“Whether at a young age marveling alongside my sister at the swath of a clear cut forest for a power line in the forest, or remembering walking deep, deep into the state forest simply to make a decision regarding where I ultimately should go to college…the woods, the mountains, the trees, the animals, the plants, all have always been there as that serene, if not sacred backdrop. The natural world – especially the “secret” places within the forest where I would go to be alone and just think and marvel, those places were nearly magical. Today still, I see sights within the woods, or within deep forests that stun me and spur lines of insight.”
The above passage comes from an interview on the site Speculum Criticum Traditionis with philosopher Leon Niemoczynski. Leon is one of my favorite contemporary process-relational thinkers and, on top of that, he lives in the beautiful Pocono Mountains of Northeastern Pennsylvania where I spent much of my adolescence and young adulthood.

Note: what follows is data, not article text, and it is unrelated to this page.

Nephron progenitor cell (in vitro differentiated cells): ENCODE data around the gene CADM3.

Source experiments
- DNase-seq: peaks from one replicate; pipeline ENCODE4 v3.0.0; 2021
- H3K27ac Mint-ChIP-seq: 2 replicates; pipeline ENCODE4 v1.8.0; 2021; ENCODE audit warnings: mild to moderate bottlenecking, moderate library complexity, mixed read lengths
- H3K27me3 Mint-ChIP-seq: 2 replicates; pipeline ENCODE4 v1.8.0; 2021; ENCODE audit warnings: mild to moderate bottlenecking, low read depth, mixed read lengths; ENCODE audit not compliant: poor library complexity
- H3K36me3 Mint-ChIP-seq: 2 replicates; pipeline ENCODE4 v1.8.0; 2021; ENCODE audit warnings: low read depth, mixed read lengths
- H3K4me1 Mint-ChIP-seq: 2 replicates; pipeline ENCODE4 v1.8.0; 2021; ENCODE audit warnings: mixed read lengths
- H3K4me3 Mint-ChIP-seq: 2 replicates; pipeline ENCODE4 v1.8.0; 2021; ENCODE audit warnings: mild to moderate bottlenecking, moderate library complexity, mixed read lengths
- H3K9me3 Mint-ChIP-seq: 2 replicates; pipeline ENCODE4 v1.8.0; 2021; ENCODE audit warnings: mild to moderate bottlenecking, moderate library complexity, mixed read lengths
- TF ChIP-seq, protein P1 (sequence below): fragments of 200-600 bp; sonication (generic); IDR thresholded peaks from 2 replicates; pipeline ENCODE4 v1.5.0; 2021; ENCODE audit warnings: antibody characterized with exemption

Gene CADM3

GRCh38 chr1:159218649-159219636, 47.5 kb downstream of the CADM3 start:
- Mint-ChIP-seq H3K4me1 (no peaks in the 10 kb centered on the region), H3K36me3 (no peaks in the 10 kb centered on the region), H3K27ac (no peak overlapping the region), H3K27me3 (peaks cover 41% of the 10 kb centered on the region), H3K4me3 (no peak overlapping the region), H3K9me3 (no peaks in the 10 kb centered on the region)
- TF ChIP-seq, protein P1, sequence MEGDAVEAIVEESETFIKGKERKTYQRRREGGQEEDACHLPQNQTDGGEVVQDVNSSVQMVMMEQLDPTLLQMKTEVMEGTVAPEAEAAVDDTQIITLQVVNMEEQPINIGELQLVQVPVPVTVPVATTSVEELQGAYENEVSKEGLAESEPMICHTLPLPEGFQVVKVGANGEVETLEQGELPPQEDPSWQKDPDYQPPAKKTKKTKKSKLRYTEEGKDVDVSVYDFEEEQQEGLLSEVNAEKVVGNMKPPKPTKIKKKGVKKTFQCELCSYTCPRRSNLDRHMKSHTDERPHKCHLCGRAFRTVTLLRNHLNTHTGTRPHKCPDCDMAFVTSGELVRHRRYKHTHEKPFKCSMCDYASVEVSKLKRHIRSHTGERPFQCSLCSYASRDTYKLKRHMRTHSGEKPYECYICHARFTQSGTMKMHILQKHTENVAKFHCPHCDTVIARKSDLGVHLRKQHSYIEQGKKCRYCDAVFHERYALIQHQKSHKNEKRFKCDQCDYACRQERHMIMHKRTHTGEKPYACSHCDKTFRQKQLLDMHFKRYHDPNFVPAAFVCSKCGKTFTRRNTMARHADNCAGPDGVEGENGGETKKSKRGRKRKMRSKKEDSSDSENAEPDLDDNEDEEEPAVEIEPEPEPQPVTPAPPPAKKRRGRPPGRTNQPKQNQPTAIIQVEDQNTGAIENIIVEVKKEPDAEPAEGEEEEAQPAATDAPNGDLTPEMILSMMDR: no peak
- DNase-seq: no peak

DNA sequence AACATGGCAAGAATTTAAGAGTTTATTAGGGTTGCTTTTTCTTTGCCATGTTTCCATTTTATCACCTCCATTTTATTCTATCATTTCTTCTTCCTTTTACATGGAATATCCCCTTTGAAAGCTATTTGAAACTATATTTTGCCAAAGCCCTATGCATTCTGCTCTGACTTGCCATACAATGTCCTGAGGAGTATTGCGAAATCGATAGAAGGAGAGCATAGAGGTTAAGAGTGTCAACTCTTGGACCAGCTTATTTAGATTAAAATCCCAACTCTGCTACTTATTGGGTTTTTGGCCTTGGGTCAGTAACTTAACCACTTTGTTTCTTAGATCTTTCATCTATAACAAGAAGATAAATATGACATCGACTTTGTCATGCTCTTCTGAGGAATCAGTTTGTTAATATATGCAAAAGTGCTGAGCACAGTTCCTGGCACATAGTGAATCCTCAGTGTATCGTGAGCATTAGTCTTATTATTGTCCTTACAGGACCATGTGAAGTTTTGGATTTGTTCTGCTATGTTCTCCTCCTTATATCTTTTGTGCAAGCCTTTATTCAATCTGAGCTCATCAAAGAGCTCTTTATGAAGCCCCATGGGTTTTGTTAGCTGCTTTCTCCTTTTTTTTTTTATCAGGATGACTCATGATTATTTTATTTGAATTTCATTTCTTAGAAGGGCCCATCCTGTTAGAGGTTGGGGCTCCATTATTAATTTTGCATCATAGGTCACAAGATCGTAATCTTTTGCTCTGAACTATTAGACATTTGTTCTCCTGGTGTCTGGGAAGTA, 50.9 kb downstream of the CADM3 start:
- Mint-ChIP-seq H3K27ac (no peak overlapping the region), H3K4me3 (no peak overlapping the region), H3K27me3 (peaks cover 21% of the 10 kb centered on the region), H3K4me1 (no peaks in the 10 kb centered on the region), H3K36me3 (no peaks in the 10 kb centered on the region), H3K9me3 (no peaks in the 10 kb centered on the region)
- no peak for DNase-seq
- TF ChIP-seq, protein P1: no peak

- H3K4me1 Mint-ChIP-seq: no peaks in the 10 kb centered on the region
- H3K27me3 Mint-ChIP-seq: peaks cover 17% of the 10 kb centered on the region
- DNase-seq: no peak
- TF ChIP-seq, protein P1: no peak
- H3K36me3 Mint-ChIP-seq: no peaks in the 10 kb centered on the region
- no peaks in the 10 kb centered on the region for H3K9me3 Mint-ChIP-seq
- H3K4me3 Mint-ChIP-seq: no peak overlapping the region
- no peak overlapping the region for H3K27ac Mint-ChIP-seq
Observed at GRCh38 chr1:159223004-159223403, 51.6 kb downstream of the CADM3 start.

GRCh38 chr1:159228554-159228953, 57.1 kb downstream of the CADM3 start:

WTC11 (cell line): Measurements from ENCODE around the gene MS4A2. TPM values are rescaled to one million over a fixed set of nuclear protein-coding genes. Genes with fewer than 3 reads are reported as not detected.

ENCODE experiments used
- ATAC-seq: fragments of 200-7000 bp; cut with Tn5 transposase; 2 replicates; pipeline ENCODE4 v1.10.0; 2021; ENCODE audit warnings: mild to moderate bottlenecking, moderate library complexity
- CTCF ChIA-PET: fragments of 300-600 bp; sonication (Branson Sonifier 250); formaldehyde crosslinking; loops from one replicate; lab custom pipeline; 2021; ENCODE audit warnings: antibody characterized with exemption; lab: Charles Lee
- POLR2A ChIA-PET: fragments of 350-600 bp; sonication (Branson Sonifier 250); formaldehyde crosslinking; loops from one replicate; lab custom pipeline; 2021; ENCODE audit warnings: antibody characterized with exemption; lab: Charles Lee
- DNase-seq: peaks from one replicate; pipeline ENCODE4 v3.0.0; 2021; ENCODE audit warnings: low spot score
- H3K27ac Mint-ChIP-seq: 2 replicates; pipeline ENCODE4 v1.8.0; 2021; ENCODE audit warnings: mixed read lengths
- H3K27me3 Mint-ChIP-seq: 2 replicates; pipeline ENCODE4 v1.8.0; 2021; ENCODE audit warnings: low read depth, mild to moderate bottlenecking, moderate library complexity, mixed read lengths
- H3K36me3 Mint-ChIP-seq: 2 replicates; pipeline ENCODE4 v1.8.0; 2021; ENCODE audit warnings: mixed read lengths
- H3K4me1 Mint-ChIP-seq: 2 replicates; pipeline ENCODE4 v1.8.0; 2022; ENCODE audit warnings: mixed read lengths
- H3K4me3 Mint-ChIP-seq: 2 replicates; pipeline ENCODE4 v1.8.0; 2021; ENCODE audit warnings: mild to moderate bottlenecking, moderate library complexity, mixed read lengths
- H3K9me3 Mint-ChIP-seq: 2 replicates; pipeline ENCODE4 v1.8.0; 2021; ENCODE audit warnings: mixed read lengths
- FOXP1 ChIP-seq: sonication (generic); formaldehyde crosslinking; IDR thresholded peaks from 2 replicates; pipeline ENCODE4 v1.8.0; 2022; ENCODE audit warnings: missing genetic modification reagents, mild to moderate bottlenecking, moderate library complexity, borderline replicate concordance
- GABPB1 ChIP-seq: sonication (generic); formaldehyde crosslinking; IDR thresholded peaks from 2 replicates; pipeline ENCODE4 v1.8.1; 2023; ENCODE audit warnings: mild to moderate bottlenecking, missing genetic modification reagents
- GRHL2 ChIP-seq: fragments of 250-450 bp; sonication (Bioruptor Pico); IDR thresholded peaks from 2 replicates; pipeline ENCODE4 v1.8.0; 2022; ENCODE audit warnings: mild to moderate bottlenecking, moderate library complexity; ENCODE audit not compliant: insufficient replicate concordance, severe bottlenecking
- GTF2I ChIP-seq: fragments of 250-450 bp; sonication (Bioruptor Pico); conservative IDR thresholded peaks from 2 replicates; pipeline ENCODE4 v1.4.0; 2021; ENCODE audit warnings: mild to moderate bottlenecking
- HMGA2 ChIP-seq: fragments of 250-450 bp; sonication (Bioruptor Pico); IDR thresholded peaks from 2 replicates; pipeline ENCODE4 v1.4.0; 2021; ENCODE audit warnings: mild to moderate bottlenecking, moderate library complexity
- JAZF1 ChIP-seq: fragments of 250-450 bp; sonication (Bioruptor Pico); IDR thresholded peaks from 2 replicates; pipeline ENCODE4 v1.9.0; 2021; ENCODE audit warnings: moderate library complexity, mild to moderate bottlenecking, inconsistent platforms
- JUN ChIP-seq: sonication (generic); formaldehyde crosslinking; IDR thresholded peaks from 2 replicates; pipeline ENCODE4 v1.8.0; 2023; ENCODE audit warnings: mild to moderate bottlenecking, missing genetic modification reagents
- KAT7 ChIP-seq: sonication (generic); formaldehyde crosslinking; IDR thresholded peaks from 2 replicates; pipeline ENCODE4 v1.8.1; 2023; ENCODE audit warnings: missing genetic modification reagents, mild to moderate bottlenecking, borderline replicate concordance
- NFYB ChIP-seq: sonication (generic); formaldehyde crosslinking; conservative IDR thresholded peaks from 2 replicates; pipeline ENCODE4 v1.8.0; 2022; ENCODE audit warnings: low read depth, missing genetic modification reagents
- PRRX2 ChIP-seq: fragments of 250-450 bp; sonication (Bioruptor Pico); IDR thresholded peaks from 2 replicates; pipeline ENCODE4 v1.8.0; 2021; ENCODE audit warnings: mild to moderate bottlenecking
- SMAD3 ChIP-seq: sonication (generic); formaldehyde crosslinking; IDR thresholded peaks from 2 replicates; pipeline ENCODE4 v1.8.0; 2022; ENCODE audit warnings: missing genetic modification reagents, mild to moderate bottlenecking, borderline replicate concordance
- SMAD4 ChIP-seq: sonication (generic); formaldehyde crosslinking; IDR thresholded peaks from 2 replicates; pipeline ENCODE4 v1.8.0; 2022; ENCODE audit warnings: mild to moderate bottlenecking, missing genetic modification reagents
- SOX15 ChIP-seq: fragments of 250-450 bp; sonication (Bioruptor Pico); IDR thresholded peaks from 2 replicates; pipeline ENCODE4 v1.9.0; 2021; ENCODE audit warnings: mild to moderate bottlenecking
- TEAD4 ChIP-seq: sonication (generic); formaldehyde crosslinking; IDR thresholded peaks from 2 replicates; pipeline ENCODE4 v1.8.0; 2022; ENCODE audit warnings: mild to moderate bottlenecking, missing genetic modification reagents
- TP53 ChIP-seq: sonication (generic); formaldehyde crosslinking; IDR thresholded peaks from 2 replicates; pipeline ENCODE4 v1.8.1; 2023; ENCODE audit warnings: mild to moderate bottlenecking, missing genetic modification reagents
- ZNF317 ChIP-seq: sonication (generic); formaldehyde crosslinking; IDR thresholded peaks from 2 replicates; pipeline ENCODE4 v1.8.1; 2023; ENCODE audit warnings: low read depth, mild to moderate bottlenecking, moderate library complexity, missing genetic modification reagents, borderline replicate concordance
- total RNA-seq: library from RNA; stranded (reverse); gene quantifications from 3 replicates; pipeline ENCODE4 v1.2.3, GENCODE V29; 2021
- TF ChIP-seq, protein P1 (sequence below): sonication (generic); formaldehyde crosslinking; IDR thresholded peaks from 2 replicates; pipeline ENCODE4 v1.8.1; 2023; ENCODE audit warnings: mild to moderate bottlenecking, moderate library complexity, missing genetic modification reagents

I resonate quite a bit with what Leon is talking about above. For me too the natural world I grew up in has always been a “nearly magical” place. I’m grateful that, as a child, I had the opportunity to grow up in a pretty rural area and that I was able to explore the woods and listen to the trees talk and feel the wind kiss my face.
I really do attribute much of my inclination toward religious naturalism to being exposed to “nature” at an early age. Interestingly, I also read a Washington Post article recently that claims similar things; nature may in fact have a profound effect on our religiosity.